Adam Shatz in The New Yorker:
n 1951, the novelist Richard Wright explained his decision to settle in Paris after the war. “It is because I love freedom,” he wrote, in an essay titled “I Choose Exile,” “and I tell you frankly that there is more freedom in one square block of Paris than in the entire United States of America!” Few of the black Americans who made Paris their home from the nineteen-twenties to the civil-rights era would have quarreled with Wright’s claim. For novelists such as Wright, Chester Himes, and James Baldwin, for artists and musicians such as Josephine Baker, Sidney Bechet, and Beauford Delaney, Paris offered a sanctuary from segregation and discrimination, as well as an escape from American puritanism—an experience as far as possible from the “damaged life” that Theodor Adorno considered to be characteristic of exile. You could stroll down the street with a white lover or spouse without being jeered at; you could check into a hotel or rent an apartment wherever you wished so long as you could pay for it. You could enjoy, in short, something like normalcy.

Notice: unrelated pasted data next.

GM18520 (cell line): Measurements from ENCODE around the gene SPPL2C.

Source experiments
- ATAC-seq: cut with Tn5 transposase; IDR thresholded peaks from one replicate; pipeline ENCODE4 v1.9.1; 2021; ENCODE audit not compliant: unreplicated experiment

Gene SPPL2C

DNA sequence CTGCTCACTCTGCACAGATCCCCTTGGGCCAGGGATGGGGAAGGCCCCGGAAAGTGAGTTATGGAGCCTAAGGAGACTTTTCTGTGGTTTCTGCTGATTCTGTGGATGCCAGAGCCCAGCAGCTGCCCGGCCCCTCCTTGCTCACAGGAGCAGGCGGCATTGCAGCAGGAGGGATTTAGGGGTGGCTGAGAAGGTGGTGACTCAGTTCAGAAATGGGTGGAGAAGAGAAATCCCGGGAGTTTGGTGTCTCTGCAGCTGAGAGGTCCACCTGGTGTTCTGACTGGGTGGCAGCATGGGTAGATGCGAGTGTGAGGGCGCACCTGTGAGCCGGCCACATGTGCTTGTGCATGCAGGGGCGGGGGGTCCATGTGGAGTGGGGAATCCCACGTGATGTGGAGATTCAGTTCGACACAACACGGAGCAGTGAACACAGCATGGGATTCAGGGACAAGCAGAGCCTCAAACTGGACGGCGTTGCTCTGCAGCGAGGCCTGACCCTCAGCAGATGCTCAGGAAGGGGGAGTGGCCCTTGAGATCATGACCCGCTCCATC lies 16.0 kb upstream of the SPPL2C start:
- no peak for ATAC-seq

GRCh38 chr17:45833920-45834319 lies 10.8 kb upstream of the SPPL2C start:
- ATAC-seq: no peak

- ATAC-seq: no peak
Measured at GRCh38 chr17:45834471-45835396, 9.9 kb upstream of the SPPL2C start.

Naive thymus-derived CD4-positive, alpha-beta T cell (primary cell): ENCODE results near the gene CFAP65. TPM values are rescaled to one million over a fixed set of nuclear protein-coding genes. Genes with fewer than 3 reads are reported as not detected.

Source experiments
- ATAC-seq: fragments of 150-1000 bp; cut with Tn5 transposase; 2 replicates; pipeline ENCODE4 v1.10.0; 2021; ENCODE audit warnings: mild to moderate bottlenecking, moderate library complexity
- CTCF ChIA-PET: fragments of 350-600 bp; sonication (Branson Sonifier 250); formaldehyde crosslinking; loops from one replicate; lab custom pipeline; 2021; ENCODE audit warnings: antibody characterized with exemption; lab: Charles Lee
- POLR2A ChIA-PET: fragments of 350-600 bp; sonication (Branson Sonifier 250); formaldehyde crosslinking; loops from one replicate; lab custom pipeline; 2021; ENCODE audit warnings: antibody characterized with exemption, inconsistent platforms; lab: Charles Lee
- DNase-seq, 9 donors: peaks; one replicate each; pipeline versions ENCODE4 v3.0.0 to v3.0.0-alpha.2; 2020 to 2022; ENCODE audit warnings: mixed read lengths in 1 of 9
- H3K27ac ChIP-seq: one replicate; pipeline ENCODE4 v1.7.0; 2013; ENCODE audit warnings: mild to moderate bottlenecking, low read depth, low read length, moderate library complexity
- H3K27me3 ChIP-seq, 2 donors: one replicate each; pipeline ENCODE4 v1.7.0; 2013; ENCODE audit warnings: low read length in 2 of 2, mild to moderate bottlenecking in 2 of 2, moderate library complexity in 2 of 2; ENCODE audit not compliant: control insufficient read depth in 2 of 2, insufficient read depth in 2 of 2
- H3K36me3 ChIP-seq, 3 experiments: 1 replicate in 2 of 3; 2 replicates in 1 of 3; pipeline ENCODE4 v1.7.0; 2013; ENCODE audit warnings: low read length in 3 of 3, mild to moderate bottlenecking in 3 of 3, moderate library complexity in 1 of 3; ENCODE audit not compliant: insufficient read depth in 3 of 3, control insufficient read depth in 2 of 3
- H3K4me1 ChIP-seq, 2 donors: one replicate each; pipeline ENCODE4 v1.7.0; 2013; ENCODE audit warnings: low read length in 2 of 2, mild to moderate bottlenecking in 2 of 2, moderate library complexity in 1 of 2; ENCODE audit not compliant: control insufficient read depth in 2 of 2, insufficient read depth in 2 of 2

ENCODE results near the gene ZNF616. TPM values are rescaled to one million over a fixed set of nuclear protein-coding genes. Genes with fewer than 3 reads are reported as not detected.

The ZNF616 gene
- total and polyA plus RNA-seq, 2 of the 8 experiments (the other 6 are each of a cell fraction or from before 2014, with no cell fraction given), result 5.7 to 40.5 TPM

Baldwin, who moved to Paris in 1948, two years after Wright, embraced the gift at first but came to distrust it. While blacks “armed with American passports” were rarely the target of racism, Africans and Algerians from France’s overseas colonies, he realized, were not so lucky. In his essay “Alas, Poor Richard,” published in 1961, just after Wright’s death, Baldwin accused his mentor of celebrating Paris as a “city of refuge” while remaining silent about France’s oppressive treatment of its colonial subjects: “It did not seem worthwhile to me to have fled the native fantasy only to embrace a foreign one.”